As she often does, Julie bought a lottery ticket the other day with the hopes that we’ll win big. Of course, the chances of losing are very high, so I’m guessing we’re not the next millionaires.
But we starting to chat seriously about what we’d do if, suddenly, we a $20 million winning. First, of course, is the decision to take the lump sum, or take the yearly disbursement. At first, I was for the lump sum…then Julie took the point that having the yearly check would mean that if you blew through your cash in the first year, you could be more responsible the next year and not be one of those lottery winners who has to go back to finding a job because they spent all their money on stupid stuff. I agreed. Later, I thought if you had a good financial adviser, she or he would be able to help you structure that lump sum into something that would grow in value and give you enough money to live comfortably for the rest of you life. Nothing over the top, mind you. Just a tidy sum that would give one the freedom to go where you wanted, buy a nice house, maybe a couple of cars, and a few other toys.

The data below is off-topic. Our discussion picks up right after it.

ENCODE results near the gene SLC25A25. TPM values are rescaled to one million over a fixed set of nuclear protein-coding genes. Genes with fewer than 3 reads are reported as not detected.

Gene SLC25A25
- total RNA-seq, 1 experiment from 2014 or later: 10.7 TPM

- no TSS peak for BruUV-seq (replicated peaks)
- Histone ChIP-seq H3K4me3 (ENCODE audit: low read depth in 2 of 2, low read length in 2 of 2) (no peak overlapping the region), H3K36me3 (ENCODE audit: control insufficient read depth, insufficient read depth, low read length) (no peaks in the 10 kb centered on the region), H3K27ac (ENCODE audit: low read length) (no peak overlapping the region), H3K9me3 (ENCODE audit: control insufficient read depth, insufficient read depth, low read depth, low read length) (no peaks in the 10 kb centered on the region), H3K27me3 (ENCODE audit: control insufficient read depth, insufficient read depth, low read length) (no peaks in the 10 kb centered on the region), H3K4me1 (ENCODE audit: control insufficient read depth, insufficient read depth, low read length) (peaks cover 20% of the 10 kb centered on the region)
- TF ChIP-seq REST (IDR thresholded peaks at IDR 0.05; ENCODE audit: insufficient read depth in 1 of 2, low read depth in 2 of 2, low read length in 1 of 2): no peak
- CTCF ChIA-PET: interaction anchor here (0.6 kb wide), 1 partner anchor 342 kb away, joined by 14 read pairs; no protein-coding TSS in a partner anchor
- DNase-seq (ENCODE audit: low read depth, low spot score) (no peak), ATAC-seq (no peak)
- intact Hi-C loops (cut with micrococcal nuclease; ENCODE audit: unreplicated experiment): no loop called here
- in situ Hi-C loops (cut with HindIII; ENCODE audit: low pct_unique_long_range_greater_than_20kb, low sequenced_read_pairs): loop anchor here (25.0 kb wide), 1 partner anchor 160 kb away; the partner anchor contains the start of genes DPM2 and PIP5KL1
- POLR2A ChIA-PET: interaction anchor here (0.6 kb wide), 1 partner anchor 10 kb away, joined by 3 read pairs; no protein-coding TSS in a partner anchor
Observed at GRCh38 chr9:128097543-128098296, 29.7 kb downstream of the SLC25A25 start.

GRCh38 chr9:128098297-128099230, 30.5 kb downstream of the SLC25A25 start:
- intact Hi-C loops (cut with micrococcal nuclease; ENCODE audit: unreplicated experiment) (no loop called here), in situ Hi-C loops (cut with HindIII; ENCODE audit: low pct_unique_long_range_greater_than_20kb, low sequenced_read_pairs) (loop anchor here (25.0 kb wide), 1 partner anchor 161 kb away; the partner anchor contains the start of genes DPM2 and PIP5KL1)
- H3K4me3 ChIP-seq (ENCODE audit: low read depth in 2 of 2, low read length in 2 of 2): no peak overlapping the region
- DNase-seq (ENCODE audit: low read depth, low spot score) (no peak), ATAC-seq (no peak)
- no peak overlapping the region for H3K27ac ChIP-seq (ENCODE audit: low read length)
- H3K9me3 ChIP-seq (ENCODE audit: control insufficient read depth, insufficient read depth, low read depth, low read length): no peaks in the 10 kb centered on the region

After that comes the big question that may plague many lottery winners: “What’s next?” If I didn’t have to work for the rest of my life, what would I do with myself? Well, travelling around the world in slow way sounds really appealing (i.e., just plunking down in a country for a month and taking time to really explore the place).
The other realities are income taxes (almost 50% goes to that), insurance, and property taxes. Then there’s the whole gifting family money. $20 million sounds like a lot of money (and it is), but after factoring in all the money that goes to taxes, insurance, accountants and even lawyers (remember: you’re paying people to help you create a structured nest egg), there’s not a lot of money left to give to others. You might be able to give maybe $10,000 to 10 family members, but after that, you can’t do much else because you won’t have any more money for yourself.
See? It gets complicated, doesn’t it. I guess it’s kind of like what The Notorious B.I.G. once said: “Mo money, mo problems.”